The Red Sox are four-deep on the manager depth chart against the Rays

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On Sunday, the benches cleared in a game between the Red Sox and Rays in Florida. The Red Sox weren’t happy that Yunel Escobar stole third base with a five-run lead in the bottom of the seventh inning. The bad blood continued on Friday night’s game between the two teams, this time in Boston.

In the first inning, Rays starter David Price hit Red Sox DH David Ortiz, prompting home plate umpire Dan Bellino to issue warnings to both benches. This didn’t sit well with Red Sox manager John Farrell, so he came out to argue with Bellino. It’s understandable — the Rays got their chance to throw at someone, while the Red Sox would not be afforded such an opportunity. Farrell was ejected.

Bench coach Torey Lovullo took over for Farrell. Price hit Mike Carp with a pitch in the bottom of the fourth inning, prompting both dugouts to empty. Bellino concluded that Price did not intentionally hit Carp, so he did not eject Price. Lovullo spoke his mind to Bellino before being ejected. Third base coach Brian Butterfield took Lovullo’s spot in the dugout as manager of the Red Sox.

In the top of the sixth, Sox starter Brandon Workman threw behind Rays third baseman Evan Longoria. Bellino ejected Workman for intentionally throwing at a batter, and Butterfield was automatically ejected as well. Hitting coach Greg Colbrunn became the latest acting manager, and Burke Badenhop replaced Workman on the mound.

For those keeping score at home, here are the managers the Red Sox have gone through tonight:

  • John Farrell
  • Torey Luvullo
  • Brian Butterfield
  • Greg Colbrunn

If Colbrunn is ejected, the Red Sox may have to bring back Bobby Valentine. (I shamelessly stole this joke from D.J. Short on Twitter.)

Also of note: the Rays have hit two Red Sox with pitches, and no one has been ejected. The Red Sox have hit no one (but intentionally threw at Longoria, of course) and have had four members ejected. To be fair, however, they did start the whole shebang by getting upset over a very questionable reading of baseball’s unwritten rules.

Report: Nathan Eovaldi drawing interest from at least nine teams

Nathan Eovaldi
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Former Red Sox right-hander Nathan Eovaldi is up for grabs this offseason, and Nick Cafardo of the Boston Globe says that as many as nine suitors are interested in bringing the righty aboard. While the Red Sox are eager to retain Eovaldi’s services after his lights-out performance during their recent postseason run, they’ll have to contend with the Brewers, Phillies, Braves, White Sox, Padres, Blue Jays, Giants, and Angels — all of whom are reportedly positioned to offer something for the starter this winter.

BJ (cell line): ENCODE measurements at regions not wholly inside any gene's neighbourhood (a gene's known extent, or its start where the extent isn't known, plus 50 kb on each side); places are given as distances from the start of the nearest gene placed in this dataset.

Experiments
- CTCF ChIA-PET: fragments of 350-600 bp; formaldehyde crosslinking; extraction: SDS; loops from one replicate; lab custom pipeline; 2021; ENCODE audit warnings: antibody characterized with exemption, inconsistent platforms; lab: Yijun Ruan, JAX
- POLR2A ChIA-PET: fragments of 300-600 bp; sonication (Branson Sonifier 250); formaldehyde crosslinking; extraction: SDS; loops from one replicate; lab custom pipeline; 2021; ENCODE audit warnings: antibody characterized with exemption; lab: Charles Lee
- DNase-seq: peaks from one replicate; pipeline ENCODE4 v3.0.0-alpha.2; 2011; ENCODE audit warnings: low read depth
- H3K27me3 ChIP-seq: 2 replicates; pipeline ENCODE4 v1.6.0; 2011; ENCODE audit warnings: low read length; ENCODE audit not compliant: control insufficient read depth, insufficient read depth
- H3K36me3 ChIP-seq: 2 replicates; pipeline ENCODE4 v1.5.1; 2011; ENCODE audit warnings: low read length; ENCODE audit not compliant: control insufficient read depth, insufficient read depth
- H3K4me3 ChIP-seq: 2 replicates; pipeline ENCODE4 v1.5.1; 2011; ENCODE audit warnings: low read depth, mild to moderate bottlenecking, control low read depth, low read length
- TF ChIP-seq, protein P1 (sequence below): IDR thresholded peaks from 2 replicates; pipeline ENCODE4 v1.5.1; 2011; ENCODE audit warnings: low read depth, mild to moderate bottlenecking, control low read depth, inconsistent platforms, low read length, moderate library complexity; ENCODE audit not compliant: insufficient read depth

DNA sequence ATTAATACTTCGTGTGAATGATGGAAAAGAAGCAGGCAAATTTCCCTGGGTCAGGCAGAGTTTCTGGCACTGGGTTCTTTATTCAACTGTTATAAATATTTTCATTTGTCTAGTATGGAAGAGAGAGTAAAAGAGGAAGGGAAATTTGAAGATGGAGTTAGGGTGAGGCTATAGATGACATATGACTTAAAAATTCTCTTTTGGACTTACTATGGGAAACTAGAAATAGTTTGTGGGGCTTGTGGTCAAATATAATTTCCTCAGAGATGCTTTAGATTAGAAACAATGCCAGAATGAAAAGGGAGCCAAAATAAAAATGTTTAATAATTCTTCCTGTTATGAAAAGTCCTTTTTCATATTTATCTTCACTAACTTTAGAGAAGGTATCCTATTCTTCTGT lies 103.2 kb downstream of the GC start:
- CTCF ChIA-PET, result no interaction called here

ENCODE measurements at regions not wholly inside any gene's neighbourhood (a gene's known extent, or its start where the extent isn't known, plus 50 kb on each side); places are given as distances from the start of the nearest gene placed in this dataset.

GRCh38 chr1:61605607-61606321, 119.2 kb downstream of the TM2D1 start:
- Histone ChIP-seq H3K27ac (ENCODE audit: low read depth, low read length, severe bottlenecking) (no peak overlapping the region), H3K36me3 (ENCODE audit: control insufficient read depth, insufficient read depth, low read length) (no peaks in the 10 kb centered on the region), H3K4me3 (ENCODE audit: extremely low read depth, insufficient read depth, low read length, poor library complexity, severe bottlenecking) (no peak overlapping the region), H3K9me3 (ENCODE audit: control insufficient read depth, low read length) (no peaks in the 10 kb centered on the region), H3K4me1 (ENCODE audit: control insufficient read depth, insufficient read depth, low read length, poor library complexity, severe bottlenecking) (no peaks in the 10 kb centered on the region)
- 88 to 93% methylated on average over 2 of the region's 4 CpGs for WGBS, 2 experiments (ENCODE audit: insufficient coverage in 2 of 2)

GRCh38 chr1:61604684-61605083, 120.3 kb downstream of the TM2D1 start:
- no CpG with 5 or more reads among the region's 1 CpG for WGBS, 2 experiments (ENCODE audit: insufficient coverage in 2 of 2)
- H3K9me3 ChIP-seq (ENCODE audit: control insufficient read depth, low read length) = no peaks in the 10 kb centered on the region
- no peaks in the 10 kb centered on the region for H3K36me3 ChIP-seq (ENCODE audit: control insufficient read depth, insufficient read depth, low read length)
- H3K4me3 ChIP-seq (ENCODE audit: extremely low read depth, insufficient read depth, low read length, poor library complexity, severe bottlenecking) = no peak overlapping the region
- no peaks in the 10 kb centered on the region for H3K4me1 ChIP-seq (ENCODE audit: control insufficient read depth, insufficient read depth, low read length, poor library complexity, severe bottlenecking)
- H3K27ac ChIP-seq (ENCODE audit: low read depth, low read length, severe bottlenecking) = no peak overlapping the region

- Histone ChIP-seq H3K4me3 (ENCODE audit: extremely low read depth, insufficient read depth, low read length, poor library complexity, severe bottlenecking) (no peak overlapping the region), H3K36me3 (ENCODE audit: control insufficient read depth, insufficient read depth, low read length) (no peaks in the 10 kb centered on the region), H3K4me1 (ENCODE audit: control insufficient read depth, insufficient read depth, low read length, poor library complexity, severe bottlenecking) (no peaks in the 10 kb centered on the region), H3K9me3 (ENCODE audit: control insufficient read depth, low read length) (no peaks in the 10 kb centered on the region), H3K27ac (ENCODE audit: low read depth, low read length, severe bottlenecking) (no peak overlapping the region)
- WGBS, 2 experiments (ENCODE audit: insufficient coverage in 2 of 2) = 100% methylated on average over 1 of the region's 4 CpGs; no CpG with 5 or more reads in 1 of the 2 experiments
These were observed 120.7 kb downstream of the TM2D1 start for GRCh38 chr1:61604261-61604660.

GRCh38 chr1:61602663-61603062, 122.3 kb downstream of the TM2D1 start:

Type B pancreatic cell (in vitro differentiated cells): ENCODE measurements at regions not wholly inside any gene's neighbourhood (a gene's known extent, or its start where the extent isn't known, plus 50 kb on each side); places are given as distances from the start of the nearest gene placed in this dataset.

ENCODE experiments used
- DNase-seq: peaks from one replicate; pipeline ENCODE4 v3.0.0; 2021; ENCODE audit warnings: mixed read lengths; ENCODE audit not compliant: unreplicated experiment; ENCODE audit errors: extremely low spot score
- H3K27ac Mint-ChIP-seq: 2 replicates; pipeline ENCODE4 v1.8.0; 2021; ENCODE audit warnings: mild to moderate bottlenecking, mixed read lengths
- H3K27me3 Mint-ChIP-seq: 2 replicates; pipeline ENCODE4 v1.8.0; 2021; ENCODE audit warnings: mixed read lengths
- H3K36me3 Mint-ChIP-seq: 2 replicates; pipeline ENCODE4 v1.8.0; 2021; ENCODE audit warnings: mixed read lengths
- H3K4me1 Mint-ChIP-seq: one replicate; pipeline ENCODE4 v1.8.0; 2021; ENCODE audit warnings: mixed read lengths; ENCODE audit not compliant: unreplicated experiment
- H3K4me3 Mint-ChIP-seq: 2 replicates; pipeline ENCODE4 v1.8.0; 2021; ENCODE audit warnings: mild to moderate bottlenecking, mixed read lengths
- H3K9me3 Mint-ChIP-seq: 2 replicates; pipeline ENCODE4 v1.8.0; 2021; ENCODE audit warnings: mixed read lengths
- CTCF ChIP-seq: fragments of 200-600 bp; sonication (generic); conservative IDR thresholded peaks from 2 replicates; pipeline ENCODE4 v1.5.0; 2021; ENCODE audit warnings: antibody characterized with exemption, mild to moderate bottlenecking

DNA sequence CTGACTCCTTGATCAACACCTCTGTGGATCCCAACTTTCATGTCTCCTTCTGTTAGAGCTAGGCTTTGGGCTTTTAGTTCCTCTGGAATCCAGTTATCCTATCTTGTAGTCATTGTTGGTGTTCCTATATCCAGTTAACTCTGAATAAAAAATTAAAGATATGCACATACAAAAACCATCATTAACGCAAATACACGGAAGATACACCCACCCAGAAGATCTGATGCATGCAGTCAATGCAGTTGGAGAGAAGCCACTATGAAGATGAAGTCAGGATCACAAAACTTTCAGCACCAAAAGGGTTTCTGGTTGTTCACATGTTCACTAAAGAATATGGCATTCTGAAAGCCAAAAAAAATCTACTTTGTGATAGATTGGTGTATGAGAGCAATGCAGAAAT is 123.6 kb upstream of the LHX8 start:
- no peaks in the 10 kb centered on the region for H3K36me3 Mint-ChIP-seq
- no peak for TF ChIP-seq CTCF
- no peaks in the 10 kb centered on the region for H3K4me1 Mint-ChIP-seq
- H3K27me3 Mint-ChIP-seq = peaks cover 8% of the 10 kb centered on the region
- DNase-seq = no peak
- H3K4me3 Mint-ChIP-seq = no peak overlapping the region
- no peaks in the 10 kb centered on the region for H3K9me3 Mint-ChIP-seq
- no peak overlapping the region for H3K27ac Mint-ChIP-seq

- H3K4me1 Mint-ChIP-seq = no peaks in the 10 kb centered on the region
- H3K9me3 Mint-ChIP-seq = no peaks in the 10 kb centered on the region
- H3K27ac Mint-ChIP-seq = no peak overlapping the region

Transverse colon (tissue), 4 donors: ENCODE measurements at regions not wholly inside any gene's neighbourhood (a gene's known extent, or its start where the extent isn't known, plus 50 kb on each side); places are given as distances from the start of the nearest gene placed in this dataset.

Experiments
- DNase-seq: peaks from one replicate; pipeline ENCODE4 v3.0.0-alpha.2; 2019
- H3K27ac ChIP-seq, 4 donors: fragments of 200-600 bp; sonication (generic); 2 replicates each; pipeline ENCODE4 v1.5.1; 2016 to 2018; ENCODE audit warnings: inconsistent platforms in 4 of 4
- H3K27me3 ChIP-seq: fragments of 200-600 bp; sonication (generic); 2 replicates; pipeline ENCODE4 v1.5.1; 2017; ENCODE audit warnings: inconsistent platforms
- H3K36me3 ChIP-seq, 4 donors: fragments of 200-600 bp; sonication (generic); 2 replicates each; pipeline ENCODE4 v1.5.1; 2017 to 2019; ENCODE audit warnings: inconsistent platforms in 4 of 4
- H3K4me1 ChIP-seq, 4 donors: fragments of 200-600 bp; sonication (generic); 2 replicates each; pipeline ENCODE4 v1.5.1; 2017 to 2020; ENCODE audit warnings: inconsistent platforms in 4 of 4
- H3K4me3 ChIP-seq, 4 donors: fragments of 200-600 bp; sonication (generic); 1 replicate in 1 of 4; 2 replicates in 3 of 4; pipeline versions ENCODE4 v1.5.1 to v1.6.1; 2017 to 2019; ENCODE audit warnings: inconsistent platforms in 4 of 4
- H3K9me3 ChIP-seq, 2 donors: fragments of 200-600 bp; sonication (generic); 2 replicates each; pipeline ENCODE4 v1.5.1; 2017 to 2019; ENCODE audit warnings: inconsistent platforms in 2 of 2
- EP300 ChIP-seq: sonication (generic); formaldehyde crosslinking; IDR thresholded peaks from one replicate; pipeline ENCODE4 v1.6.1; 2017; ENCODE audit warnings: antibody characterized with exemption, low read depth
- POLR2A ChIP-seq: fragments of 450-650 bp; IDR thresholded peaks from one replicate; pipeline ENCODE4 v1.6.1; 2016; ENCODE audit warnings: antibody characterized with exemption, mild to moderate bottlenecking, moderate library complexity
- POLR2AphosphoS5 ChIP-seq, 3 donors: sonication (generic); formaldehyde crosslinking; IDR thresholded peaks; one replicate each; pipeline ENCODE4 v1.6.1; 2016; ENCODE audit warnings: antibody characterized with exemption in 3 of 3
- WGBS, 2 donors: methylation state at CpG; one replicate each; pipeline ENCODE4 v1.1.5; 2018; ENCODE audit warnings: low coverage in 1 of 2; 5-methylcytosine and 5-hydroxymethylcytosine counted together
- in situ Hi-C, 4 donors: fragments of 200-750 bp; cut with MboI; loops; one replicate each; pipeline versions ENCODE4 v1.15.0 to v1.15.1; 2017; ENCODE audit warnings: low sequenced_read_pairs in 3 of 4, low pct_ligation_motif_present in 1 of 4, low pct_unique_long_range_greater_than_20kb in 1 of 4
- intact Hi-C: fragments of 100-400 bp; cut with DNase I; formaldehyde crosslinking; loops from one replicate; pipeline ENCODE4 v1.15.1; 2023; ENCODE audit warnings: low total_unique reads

It wasn’t all smooth sailing for the 28-year-old in 2018, however. After losing his 2017 season to Tommy John surgery, he underwent an additional procedure to remove loose bodies from his right elbow in March and didn’t make his first appearance until the end of May. He was flipped for lefty reliever Jalen Beeks just prior to the trade deadline and finished his season with a combined 6-7 record in 21 starts, a 3.81 ERA, 1.6 BB/9, and 8.2 SO/9 through 111 innings.

Despite his numerous health issues over the last few years, Eovaldi raised his stock in October after becoming a major contributor during the Red Sox’ championship run. He contributed two quality starts in the ALDS and ALCS and returned in Games 1-3 of the World Series with three lights-out performances in relief — including a six-inning effort in the 18-inning marathon that was Game 3.

A frontrunner has yet to emerge for the righty this offseason, but Cafardo points out that the nine teams listed so far might just be the tip of the iceberg. Still, he won’t be the most sought-after starter on the market, as former Diamondbacks southpaw Patrick Corbin is expected to command an even bigger payday following his career-best 6.0-fWAR performance in 2018.